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The Loss that Taught Us to Nurture Relationships
by Joyce Oetting

The first memory I have of growing up with my sisters was sharing a bedroom and telling silly stories way past our bedtime--making each other laugh and earning a series of stern lectures from our parents. Our lives were typical of many. We played together, dreamed together, and supported each other through the trials and tribulations of childhood: the first loves, the heartbreaks, the successes, and the failures. As time went on, we all left home, attended classes, found spouses, and followed our own dreams. And as so often happens, we lost sight of the special bond we'd had as it took a backseat to the other aspects of our lives.

That was until 1990, when we learned that our mother, the one who had loved, nurtured, and supported us through it all had Alzheimer's disease. Despite what the disease did to her memory, through our eyes and in our hearts, it was clear that her purpose in life was always family and God. Eight short years later, this woman who had been the glue that held our family together was gone.

Our family was devastated as we suddenly found ourselves set adrift, with a great deal of pain filling the tremendous void that had been our mother's presence. Coming back home, my sisters and I reminisced on the old days of our youth, realizing how out of touch we'd become over the years. We promised to try harder -- to do better at keeping in touch. And then tragedy struck again.

"Shirldora"
by Shirley Kirkes Mar

This time it was another important woman lost -- my sister Denise's best friend died of breast cancer at just 38. Realizing the tremendous weight she carried, Barb and I flew out to California to be with Denise. Little did we know the tremendous things that were to come from this simple gesture of sisterly companionship.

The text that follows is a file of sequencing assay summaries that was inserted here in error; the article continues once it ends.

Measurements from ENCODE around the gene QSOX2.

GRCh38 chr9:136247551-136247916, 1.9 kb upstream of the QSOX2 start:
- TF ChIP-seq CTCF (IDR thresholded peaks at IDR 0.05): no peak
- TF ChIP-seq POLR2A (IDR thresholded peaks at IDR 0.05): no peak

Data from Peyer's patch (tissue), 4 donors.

For the next week, my sisters and I drew upon the bonds that had been created in childhood and reignited in the face of adversity. We spent a great deal of time laughing, crying, and supporting one another as we worked through the grief of losing a friend and the rawness we all still felt from the loss of our mother. These women had been taken from us by disease, taken before we could truly tell them how special they were, how much they were loved and how honored we were to have known them.

It was then that it occurred to us how tremendous the bonds between women -- whether they are our mothers, daughters, sisters, or friends -- truly were. We talked about how incredible it was that we had one another to help see us through these troubled times and how sad it was that it took losing someone to realize the powerful gift of sisterhood. And we knew that all too often it happens just that way; women going about their busy lives, drawing upon the women who mean the most to them in times of hardship and yet often forgetting to say the words that mean so much until it's too late to say them at all.

It was this realization that led my sisters and I, three very ordinary women, to turn our despair into action and create something extraordinary from the ashes: a business venture that embraced the bonds of sisterhood, provided a forum for women to celebrate, and a way to help fund research leading to a cure for the devastating illnesses that took our mother and friend's lives.

And so it was, in October of 1999, that SIS (Spirit in Sisterhood) was officially open for business. We now spend our time traveling from one city to the next, attending women's shows and sharing our stories, our newly discovered outlook and our products: a line of clothing that bears the Sis logo - a small yet lively 'i' with an 's' on each side that represents the joys of sisterhood. Today, we three are closer than ever, with experienced shoulders to lean on and life-worn hearts to carry each other through happy and sad events. When we sit down to plan for the business or just to arrange a family barbecue, I see the reflection of our mother in Barb's eyes and Denise's laugh. And I know, deep in my heart, that we did the right thing by holding on to each other and creating a way to honor the women in our lives.

Joyce Oetting, president of Spirit in Sisterhood, lives in Indiana with her husband. She founded SIS in October 1999 with her sisters, after realizing what a powerful connection women share. Regardless of what life has to offer, be it joy or pain, there will always be a mother, daughter, sister or friend with whom to share it.



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